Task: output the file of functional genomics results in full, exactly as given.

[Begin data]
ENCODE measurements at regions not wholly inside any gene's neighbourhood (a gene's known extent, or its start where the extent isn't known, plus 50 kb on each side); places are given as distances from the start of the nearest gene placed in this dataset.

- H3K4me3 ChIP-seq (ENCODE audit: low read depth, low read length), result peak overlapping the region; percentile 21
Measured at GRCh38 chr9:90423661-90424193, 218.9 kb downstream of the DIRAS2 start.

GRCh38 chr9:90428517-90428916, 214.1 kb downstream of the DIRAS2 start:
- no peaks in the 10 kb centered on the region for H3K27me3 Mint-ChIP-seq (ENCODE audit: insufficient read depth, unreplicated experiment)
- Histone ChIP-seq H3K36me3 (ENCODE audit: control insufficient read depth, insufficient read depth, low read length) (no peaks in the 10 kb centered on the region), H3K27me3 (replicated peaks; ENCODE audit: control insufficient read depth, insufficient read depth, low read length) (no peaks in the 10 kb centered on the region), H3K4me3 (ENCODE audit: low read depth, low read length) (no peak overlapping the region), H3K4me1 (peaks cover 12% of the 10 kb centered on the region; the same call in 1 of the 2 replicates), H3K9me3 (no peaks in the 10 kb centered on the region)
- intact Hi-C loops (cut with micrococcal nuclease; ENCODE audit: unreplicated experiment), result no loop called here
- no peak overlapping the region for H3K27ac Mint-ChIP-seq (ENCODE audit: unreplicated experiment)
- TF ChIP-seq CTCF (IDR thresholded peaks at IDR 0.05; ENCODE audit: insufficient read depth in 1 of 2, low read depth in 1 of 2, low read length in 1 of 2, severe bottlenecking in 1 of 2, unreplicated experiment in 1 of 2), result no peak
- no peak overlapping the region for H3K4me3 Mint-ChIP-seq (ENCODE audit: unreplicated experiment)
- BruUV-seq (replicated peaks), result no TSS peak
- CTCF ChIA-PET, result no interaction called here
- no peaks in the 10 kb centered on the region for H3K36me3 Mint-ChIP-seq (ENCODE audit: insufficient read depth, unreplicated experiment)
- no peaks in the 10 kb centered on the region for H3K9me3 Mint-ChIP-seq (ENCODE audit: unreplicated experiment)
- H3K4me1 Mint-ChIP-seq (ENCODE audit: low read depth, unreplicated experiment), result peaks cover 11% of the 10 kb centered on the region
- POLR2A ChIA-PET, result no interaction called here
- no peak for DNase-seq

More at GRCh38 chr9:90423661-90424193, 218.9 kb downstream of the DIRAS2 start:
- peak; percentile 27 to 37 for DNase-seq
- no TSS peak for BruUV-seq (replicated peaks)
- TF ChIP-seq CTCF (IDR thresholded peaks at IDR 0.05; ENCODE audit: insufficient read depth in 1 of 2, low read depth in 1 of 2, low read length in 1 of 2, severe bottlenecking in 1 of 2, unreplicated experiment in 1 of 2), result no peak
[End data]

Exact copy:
ENCODE measurements at regions not wholly inside any gene's neighbourhood (a gene's known extent, or its start where the extent isn't known, plus 50 kb on each side); places are given as distances from the start of the nearest gene placed in this dataset.

- H3K4me3 ChIP-seq (ENCODE audit: low read depth, low read length), result peak overlapping the region; percentile 21
Measured at GRCh38 chr9:90423661-90424193, 218.9 kb downstream of the DIRAS2 start.

GRCh38 chr9:90428517-90428916, 214.1 kb downstream of the DIRAS2 start:
- no peaks in the 10 kb centered on the region for H3K27me3 Mint-ChIP-seq (ENCODE audit: insufficient read depth, unreplicated experiment)
- Histone ChIP-seq H3K36me3 (ENCODE audit: control insufficient read depth, insufficient read depth, low read length) (no peaks in the 10 kb centered on the region), H3K27me3 (replicated peaks; ENCODE audit: control insufficient read depth, insufficient read depth, low read length) (no peaks in the 10 kb centered on the region), H3K4me3 (ENCODE audit: low read depth, low read length) (no peak overlapping the region), H3K4me1 (peaks cover 12% of the 10 kb centered on the region; the same call in 1 of the 2 replicates), H3K9me3 (no peaks in the 10 kb centered on the region)
- intact Hi-C loops (cut with micrococcal nuclease; ENCODE audit: unreplicated experiment), result no loop called here
- no peak overlapping the region for H3K27ac Mint-ChIP-seq (ENCODE audit: unreplicated experiment)
- TF ChIP-seq CTCF (IDR thresholded peaks at IDR 0.05; ENCODE audit: insufficient read depth in 1 of 2, low read depth in 1 of 2, low read length in 1 of 2, severe bottlenecking in 1 of 2, unreplicated experiment in 1 of 2), result no peak
- no peak overlapping the region for H3K4me3 Mint-ChIP-seq (ENCODE audit: unreplicated experiment)
- BruUV-seq (replicated peaks), result no TSS peak
- CTCF ChIA-PET, result no interaction called here
- no peaks in the 10 kb centered on the region for H3K36me3 Mint-ChIP-seq (ENCODE audit: insufficient read depth, unreplicated experiment)
- no peaks in the 10 kb centered on the region for H3K9me3 Mint-ChIP-seq (ENCODE audit: unreplicated experiment)
- H3K4me1 Mint-ChIP-seq (ENCODE audit: low read depth, unreplicated experiment), result peaks cover 11% of the 10 kb centered on the region
- POLR2A ChIA-PET, result no interaction called here
- no peak for DNase-seq

More at GRCh38 chr9:90423661-90424193, 218.9 kb downstream of the DIRAS2 start:
- peak; percentile 27 to 37 for DNase-seq
- no TSS peak for BruUV-seq (replicated peaks)
- TF ChIP-seq CTCF (IDR thresholded peaks at IDR 0.05; ENCODE audit: insufficient read depth in 1 of 2, low read depth in 1 of 2, low read length in 1 of 2, severe bottlenecking in 1 of 2, unreplicated experiment in 1 of 2), result no peak